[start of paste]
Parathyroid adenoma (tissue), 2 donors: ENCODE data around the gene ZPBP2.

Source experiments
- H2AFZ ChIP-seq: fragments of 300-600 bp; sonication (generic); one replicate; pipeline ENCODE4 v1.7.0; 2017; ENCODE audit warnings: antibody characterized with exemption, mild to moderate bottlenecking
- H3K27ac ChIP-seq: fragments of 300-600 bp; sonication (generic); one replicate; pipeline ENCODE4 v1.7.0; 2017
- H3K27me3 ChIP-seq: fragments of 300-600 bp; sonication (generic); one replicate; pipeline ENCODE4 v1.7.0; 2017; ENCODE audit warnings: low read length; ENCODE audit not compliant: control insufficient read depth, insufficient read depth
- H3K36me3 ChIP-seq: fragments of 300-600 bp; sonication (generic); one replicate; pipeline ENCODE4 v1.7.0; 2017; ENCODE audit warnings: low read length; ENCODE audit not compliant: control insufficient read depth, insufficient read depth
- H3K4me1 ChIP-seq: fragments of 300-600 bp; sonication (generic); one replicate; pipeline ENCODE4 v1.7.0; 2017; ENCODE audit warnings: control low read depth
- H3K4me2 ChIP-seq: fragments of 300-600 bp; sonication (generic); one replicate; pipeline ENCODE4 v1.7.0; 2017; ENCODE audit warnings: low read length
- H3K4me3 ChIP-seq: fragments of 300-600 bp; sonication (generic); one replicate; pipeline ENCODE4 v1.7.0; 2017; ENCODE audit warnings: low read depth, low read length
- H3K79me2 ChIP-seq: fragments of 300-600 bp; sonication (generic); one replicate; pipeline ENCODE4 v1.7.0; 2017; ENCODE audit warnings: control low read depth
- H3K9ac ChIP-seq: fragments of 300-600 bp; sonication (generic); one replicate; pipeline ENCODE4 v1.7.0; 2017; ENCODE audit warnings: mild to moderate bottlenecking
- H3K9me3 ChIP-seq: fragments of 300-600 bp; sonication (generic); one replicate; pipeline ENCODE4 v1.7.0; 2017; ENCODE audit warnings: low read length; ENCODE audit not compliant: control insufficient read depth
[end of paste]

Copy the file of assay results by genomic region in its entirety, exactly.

Parathyroid adenoma (tissue), 2 donors: ENCODE data around the gene ZPBP2.

Source experiments
- H2AFZ ChIP-seq: fragments of 300-600 bp; sonication (generic); one replicate; pipeline ENCODE4 v1.7.0; 2017; ENCODE audit warnings: antibody characterized with exemption, mild to moderate bottlenecking
- H3K27ac ChIP-seq: fragments of 300-600 bp; sonication (generic); one replicate; pipeline ENCODE4 v1.7.0; 2017
- H3K27me3 ChIP-seq: fragments of 300-600 bp; sonication (generic); one replicate; pipeline ENCODE4 v1.7.0; 2017; ENCODE audit warnings: low read length; ENCODE audit not compliant: control insufficient read depth, insufficient read depth
- H3K36me3 ChIP-seq: fragments of 300-600 bp; sonication (generic); one replicate; pipeline ENCODE4 v1.7.0; 2017; ENCODE audit warnings: low read length; ENCODE audit not compliant: control insufficient read depth, insufficient read depth
- H3K4me1 ChIP-seq: fragments of 300-600 bp; sonication (generic); one replicate; pipeline ENCODE4 v1.7.0; 2017; ENCODE audit warnings: control low read depth
- H3K4me2 ChIP-seq: fragments of 300-600 bp; sonication (generic); one replicate; pipeline ENCODE4 v1.7.0; 2017; ENCODE audit warnings: low read length
- H3K4me3 ChIP-seq: fragments of 300-600 bp; sonication (generic); one replicate; pipeline ENCODE4 v1.7.0; 2017; ENCODE audit warnings: low read depth, low read length
- H3K79me2 ChIP-seq: fragments of 300-600 bp; sonication (generic); one replicate; pipeline ENCODE4 v1.7.0; 2017; ENCODE audit warnings: control low read depth
- H3K9ac ChIP-seq: fragments of 300-600 bp; sonication (generic); one replicate; pipeline ENCODE4 v1.7.0; 2017; ENCODE audit warnings: mild to moderate bottlenecking
- H3K9me3 ChIP-seq: fragments of 300-600 bp; sonication (generic); one replicate; pipeline ENCODE4 v1.7.0; 2017; ENCODE audit warnings: low read length; ENCODE audit not compliant: control insufficient read depth